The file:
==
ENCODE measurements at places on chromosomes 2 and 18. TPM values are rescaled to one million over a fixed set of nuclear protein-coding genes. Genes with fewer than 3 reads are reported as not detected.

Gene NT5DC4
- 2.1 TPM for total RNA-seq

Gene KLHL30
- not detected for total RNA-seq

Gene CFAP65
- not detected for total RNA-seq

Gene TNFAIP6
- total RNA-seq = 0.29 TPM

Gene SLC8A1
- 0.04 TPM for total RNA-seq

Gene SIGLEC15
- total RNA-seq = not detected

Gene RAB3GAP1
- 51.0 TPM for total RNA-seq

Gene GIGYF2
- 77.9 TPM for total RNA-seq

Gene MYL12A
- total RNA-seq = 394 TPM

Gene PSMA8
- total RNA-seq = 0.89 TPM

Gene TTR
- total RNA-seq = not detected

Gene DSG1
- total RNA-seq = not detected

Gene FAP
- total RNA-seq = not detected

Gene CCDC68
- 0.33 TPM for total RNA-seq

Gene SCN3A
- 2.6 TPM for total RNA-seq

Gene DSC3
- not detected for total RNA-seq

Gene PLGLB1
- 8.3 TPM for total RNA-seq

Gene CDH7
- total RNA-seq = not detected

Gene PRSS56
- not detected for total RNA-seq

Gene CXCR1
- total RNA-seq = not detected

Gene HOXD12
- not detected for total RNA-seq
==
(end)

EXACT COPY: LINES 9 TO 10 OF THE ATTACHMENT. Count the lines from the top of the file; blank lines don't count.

- total RNA-seq = 0.29 TPM

Gene SLC8A1